*Content warning: this piece includes details of racially motivated and antisemitic incidents on the Hamline campus.*
After two incidents of hate speech on the Hamline campus in September, students have responded by asking the administration for transparency and action. The first incident occurred in a Hamline dorm on Sept. 9, when an unidentified individual wrote a racist slur on the door of a dorm room. Weeks later, on Sept. 27, a first-year posted an image of the cover of “Mein Kampf” by Adolf Hitler on a class Jamboard.
President Miller’s office sent out an email on October 5 condemning the incidents as “unacceptable” and promising more transparent responses. For more information on the specifics of the incidents, see the October 13 issue of the Oracle.
Many student leaders on campus felt strongly about the events, including sophomore Kue Thao.
“As an RA, I was definitely furious … I wish I had more power as an RA to really help the residents that went through the incident,” Thao said. “As a student and a student of color, I was definitely woken up that there are still … racist students everywhere.”
She has heard students express that they feel unsafe on campus following this incident, as has Jazmin Clausen-Thomas, an RA and Hamline junior.
Clausen-Thomas has heard multiple first-years talk of transferring.
“[They are] saying that they’re considering transferring because they don’t feel safe or heard and it breaks my heart because I know no institution is perfect but I feel like Hamline can do so much more,” Clausen-Thomas said.
She said that as an RA, she feels “tasked with stepping up with this issue,” and that it has taken a toll on her mental health.
“I’ll always say Hamline is diverse, but not inclusive,” Clausen-Thomas said, an issue she thinks needs to be addressed.
Clausen-Thomas is the president of the Black Student Collective (BSC) at Hamline, where students have been talking about the incident of hate speech in the dorms. The BSC vice-president Fatima Menawa, a junior, found out from a first-year about the incident at BSC’s first meeting. As vice-president, she reminds students of BSC’s support.
“Our reaction to this is like, how do we support Black students and how do we be there for Black students and hold space for them,” Menawa said.
She says if any students need support, BSC meetings are on Thursdays from 4-5pm in GLC 100E, but mentions that students should identify their privilege, and take part in conversations respectfully.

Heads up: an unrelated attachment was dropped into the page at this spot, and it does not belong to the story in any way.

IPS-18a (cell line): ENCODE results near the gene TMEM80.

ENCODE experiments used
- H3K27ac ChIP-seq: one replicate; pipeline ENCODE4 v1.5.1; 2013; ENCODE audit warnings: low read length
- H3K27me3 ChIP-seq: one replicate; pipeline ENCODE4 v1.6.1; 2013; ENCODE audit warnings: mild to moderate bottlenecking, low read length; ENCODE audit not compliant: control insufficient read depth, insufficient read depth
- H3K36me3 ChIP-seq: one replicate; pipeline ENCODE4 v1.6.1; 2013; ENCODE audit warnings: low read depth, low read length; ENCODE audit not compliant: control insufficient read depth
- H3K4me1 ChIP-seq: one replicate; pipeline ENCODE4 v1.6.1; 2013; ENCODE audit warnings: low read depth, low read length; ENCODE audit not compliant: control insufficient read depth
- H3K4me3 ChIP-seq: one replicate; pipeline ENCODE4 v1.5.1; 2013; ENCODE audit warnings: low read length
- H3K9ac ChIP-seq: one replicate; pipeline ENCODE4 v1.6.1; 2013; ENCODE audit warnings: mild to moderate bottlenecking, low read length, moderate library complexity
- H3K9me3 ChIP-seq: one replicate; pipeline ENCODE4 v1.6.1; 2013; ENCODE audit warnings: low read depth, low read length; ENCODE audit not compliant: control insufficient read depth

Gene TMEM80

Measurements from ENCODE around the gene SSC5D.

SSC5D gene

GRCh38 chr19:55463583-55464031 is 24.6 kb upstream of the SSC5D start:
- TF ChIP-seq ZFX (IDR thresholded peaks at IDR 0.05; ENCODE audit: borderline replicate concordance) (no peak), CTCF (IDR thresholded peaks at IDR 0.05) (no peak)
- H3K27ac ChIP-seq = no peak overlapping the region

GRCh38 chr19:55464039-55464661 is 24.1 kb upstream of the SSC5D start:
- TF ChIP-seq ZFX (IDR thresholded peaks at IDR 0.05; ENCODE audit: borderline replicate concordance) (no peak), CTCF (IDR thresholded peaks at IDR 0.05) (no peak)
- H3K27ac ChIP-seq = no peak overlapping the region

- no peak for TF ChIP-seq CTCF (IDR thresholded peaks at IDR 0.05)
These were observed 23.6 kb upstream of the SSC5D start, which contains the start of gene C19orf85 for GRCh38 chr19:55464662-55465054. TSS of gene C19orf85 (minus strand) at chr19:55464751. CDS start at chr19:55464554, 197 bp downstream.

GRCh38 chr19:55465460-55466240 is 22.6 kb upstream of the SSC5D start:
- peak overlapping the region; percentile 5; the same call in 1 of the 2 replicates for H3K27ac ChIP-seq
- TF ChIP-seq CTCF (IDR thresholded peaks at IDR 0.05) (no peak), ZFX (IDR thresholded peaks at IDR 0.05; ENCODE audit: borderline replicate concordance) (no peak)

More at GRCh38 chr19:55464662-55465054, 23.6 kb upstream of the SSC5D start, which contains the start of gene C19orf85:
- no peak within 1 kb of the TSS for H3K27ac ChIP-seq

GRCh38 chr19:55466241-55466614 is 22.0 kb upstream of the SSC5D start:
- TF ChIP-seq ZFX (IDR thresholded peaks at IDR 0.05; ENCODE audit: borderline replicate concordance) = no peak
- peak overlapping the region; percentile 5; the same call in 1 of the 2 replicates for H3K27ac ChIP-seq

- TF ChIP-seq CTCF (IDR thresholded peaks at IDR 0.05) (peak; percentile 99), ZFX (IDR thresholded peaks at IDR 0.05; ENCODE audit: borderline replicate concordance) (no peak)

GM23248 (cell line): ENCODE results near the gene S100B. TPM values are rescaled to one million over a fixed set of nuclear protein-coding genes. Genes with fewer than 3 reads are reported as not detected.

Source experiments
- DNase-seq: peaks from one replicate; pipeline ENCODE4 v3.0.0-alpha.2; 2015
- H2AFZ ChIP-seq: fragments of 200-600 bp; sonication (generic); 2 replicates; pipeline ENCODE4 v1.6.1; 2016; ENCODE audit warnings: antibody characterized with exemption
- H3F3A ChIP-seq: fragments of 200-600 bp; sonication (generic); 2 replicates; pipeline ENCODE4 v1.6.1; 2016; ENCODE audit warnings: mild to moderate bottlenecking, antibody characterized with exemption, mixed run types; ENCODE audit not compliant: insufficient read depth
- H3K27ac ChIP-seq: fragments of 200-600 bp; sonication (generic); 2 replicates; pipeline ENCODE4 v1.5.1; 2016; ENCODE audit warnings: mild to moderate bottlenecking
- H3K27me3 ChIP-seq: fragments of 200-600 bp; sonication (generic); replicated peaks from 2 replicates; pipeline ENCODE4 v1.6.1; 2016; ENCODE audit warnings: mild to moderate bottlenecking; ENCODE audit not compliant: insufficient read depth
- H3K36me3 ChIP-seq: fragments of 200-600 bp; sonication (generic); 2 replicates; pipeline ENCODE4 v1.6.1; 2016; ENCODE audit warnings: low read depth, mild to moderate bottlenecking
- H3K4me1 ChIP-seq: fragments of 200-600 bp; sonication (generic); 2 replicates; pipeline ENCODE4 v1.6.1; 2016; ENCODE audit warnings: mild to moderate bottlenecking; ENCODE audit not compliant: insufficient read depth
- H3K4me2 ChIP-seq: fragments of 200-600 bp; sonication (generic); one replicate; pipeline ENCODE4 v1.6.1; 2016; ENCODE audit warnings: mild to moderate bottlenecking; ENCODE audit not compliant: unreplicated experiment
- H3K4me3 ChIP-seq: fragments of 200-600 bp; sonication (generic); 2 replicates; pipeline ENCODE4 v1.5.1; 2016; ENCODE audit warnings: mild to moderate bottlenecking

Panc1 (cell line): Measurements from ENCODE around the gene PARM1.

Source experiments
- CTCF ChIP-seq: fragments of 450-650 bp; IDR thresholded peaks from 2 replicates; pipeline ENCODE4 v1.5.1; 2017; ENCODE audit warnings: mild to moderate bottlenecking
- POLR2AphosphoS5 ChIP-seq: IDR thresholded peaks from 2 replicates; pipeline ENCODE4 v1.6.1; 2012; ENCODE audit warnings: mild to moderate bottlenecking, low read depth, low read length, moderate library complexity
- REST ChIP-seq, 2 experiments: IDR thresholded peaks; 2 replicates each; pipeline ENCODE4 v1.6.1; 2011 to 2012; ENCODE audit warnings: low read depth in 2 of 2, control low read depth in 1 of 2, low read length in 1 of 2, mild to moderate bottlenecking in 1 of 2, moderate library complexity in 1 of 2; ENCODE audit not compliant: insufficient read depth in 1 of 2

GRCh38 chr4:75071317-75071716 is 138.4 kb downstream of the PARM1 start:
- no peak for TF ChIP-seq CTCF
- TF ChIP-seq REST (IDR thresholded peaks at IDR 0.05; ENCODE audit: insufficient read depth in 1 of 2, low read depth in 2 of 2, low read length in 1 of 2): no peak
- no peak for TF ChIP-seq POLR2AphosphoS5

“Hamline as a system doesn’t know how to handle racism and sometimes they don’t know how to look for their blind spots,” Menawa said.
She would like if there was a university standard for how a student would be held accountable in instances like this.
Associate Vice President of Inclusive Excellence David Everett says that his office does not have a policy on hate speech, but believes it could fall under the student conduct policy.
“I recognize the level of frustration and concern” that students have, Everett said. “My office, Vice President of Student Affairs, will be hosting campus convening conversations to think about and talk about what students would like to see from a structural standpoint in response to some of these things but then also help us to think about what can we begin to create … from a policy standpoint that gets at and tackles at some of this type of behavior.”
With the incident in the dorms, it’s difficult to show this accountability because the individual responsible remains unidentified, as there are no cameras in the dorm hallways. However, students still see many ways that the university could hold itself responsible to the community, and especially students of color.
Clausen-Thomas, for one, wants Hamline to make more of an effort to create required discussions for students. Thao wants professors to speak about racism more during their lectures.
“Students can start to gain more knowledge and help each other more,” Thao said.
In the meantime, Menawa has a message for students: “Be each others’ communities … Speak out and protect people.”
The incident of antisemitism three weeks later on Sept. 27 has led to similar calls for accountability from students and faculty.